Costa Rica has become the first Central American country to legalize same-sex marriage, following a court ruling which came into force at midnight.
Though planned celebrations did not take place because of the Coronavirus pandemic, a special program about LGBT rights was aired on public television and online as the first weddings were held.
President Carlos Alvarado in the program;
“This change will bring about a significant social and cultural transformation, allowing thousands of people to marry.”
Costa Rica also became the sixth country in Latin America to legalize same-sex marriage with the court ruling, following most recently Ecuador, which allowed it last year. It is also permitted in some parts of Mexico.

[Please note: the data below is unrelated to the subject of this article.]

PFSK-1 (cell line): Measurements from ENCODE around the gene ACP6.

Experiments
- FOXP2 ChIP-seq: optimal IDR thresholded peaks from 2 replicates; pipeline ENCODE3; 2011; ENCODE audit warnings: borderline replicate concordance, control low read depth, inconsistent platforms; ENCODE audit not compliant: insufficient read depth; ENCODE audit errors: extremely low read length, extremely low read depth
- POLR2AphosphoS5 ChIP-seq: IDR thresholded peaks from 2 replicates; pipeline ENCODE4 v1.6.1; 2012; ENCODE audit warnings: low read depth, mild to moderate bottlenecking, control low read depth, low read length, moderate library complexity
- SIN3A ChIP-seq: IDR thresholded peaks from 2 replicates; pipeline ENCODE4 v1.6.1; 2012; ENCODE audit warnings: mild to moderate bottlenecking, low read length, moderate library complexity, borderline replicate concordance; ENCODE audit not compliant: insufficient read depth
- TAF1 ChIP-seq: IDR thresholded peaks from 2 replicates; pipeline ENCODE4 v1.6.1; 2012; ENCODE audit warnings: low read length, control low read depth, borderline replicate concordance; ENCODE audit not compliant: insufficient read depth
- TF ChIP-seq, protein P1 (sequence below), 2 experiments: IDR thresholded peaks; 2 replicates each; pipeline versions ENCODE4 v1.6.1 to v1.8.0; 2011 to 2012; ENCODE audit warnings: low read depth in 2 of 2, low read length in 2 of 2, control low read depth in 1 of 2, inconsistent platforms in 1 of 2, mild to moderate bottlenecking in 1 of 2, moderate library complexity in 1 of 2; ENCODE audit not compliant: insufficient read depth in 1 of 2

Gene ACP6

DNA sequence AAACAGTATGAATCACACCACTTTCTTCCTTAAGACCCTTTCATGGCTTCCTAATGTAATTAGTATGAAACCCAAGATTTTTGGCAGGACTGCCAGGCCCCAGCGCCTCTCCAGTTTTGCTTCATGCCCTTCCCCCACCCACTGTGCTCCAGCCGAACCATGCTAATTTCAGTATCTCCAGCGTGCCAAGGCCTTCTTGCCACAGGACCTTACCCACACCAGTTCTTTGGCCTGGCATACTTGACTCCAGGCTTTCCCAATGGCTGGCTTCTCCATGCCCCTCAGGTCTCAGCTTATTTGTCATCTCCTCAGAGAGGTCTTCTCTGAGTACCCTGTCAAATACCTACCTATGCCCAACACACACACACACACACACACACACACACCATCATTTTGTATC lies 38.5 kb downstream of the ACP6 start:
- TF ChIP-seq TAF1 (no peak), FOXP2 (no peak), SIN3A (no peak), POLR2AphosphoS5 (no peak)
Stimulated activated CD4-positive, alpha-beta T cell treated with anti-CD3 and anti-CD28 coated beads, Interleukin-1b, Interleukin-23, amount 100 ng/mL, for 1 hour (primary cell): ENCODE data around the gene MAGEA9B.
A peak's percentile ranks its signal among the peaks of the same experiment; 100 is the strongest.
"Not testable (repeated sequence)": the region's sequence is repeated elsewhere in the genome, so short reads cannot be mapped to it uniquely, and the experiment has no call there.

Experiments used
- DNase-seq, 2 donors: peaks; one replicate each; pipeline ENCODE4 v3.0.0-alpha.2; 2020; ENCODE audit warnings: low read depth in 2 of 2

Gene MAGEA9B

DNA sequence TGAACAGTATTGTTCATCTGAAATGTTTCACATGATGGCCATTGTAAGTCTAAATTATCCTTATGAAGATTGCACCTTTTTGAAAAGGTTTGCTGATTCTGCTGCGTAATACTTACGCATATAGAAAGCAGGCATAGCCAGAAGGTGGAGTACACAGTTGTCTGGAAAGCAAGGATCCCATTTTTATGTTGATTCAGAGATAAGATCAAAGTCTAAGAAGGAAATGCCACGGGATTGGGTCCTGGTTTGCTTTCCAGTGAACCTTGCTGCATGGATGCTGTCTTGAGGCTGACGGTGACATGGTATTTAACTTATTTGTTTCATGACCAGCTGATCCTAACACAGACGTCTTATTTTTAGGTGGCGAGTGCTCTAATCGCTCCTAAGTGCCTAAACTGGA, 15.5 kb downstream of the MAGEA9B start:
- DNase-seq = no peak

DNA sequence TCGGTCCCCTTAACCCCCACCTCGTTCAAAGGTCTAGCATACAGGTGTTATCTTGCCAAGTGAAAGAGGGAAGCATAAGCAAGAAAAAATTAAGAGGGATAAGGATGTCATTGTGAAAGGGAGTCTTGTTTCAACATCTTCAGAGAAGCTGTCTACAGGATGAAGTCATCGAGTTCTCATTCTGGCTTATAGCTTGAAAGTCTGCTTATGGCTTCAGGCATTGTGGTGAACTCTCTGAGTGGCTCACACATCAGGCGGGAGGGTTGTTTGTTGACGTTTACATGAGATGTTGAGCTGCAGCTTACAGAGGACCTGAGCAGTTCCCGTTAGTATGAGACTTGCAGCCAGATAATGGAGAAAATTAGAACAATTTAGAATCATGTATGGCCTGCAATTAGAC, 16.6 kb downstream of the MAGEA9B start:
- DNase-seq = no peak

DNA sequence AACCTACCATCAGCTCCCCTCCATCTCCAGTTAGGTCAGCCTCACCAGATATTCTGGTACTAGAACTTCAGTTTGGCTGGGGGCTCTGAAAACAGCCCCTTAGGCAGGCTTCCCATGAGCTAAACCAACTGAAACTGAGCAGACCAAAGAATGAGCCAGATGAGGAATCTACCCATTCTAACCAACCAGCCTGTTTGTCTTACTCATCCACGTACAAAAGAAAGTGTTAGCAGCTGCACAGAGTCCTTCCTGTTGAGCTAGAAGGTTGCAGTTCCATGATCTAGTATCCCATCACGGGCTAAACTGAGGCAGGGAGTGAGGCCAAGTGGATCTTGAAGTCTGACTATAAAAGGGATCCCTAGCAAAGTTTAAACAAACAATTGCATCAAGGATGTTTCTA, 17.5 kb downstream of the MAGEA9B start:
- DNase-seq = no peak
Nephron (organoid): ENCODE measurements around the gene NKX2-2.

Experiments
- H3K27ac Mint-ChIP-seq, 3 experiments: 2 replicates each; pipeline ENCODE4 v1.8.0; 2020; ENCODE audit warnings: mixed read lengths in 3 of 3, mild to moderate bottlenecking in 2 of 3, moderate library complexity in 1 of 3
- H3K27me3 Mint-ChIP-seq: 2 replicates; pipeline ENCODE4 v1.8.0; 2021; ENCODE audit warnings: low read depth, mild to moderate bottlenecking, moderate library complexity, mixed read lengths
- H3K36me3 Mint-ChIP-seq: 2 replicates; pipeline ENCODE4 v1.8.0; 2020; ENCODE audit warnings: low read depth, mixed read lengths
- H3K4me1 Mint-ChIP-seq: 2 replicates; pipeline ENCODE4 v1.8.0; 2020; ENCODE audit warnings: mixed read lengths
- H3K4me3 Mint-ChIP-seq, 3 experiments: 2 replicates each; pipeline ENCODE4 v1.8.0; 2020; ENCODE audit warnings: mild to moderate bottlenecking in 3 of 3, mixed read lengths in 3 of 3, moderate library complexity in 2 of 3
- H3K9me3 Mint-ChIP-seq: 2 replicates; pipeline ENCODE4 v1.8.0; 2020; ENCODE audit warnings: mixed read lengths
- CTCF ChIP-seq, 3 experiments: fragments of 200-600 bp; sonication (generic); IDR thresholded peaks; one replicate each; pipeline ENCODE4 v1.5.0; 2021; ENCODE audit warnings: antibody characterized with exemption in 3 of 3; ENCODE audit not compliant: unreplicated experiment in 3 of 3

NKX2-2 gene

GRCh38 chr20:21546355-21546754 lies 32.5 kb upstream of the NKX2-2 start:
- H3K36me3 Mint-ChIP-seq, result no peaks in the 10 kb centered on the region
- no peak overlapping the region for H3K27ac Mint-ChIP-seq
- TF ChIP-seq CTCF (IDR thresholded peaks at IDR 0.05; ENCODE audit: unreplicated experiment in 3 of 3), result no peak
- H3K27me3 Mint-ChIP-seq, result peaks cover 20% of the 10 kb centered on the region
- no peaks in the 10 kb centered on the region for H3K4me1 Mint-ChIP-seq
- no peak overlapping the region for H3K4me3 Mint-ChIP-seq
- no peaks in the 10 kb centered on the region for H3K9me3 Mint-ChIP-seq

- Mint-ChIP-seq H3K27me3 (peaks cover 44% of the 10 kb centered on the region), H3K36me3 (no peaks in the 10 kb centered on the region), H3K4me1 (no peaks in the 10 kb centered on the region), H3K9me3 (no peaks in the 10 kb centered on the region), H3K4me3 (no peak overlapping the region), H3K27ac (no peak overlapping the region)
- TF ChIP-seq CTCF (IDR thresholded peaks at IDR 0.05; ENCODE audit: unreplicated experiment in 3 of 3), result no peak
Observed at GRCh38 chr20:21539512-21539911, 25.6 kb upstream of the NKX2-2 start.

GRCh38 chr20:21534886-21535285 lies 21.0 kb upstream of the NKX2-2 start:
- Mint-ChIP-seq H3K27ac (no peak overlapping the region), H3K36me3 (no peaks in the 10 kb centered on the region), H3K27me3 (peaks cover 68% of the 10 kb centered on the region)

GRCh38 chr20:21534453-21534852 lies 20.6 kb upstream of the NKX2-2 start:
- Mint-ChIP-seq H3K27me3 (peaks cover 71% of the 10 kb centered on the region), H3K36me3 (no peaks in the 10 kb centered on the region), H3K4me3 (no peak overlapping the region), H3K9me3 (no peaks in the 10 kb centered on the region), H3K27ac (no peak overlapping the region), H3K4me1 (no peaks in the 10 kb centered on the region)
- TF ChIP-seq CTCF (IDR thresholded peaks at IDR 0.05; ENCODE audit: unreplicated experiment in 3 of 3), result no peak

The issue took center stage in Costa Rica’s 2018 presidential election after the Inter-American Court of Human Rights earlier that year issued an opinion that countries like Costa Rica, which had signed the American Convention on Human Rights, had to move immediately to legalize gay marriage. It helped propel President Carlos Alvarado to victory over an evangelical candidate, Fabricio Alvarado, who had campaigned against it.
In August 2018, Costa Rica’s supreme court said the country’s ban was unconstitutional and gave the congress 18 months to correct it or it would happen automatically. The Legislative Assembly did not act, so at midnight the law banning same-sex marriage was nullified.
The International Lesbian, Gay, Bisexual, Trans and Intersex Association (ILGA) said in a tweet;
“Costa Rica is celebrating today: marriage equality has become a reality in the country — the first one in Central America.
“We rejoice with you: congratulations to all those who worked so hard to make it happen!”
Victor Madrigal-Borloz, the UN’s Independent Expert on Sexual Orientation and Gender Identity, called the change “an extraordinary moment of celebration” in a tweet posted on Monday.